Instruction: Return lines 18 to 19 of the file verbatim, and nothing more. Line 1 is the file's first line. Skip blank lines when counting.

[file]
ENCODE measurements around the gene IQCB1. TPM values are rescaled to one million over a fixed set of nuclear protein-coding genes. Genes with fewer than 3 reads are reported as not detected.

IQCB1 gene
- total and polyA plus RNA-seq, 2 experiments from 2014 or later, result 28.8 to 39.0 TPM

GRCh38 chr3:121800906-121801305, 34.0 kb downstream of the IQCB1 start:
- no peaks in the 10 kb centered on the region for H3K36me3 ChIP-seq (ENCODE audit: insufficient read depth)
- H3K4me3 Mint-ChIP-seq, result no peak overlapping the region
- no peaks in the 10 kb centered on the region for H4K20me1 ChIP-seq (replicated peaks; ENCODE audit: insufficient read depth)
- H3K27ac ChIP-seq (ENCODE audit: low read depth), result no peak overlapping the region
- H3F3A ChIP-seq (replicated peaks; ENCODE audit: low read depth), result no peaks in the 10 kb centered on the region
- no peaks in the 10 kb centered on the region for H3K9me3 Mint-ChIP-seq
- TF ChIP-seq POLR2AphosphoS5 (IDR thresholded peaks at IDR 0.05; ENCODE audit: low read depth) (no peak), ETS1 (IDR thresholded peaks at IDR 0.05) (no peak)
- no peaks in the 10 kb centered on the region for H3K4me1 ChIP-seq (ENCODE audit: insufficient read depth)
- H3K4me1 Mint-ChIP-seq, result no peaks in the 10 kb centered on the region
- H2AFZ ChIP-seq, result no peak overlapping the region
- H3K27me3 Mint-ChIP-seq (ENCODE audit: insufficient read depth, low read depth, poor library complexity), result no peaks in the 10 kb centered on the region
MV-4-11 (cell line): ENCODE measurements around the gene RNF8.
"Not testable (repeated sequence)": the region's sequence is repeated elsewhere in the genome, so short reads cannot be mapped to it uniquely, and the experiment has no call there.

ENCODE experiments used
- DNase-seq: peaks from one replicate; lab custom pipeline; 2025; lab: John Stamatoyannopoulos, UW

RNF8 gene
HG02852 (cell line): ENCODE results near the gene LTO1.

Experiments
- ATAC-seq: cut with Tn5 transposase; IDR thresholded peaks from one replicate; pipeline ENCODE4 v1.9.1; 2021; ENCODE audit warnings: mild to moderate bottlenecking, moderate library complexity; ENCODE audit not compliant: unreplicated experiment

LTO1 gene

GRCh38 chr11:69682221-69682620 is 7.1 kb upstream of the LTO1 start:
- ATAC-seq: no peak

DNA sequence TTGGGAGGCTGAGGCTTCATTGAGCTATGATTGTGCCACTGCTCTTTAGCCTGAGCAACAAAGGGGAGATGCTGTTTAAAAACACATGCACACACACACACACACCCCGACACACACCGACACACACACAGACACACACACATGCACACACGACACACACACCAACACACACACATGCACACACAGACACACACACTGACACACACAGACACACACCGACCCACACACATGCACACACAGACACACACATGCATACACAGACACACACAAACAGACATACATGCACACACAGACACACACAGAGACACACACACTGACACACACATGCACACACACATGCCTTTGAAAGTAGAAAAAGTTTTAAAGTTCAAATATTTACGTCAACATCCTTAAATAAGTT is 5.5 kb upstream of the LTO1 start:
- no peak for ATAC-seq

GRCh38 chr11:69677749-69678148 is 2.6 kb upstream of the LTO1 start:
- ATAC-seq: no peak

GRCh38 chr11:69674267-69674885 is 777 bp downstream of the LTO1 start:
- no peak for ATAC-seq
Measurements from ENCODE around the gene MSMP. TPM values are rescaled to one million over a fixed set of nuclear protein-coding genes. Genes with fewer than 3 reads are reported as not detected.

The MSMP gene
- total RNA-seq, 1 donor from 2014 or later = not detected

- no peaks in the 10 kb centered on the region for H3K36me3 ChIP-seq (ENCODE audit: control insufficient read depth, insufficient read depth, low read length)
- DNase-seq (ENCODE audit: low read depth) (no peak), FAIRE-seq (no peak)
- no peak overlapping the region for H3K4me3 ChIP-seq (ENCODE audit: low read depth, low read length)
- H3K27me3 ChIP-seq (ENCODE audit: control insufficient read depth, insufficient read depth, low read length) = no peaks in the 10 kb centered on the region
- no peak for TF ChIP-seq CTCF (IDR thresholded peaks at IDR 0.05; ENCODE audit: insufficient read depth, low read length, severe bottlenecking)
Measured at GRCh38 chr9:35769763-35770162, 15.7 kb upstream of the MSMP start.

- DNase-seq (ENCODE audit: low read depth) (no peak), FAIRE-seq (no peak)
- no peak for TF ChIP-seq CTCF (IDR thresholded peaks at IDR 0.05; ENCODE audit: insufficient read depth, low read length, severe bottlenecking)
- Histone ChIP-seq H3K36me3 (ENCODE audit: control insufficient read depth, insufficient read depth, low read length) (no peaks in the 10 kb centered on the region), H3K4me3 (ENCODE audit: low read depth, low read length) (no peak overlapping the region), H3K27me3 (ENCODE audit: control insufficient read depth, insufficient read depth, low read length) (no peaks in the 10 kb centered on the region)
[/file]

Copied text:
ENCODE experiments used
- DNase-seq: peaks from one replicate; lab custom pipeline; 2025; lab: John Stamatoyannopoulos, UW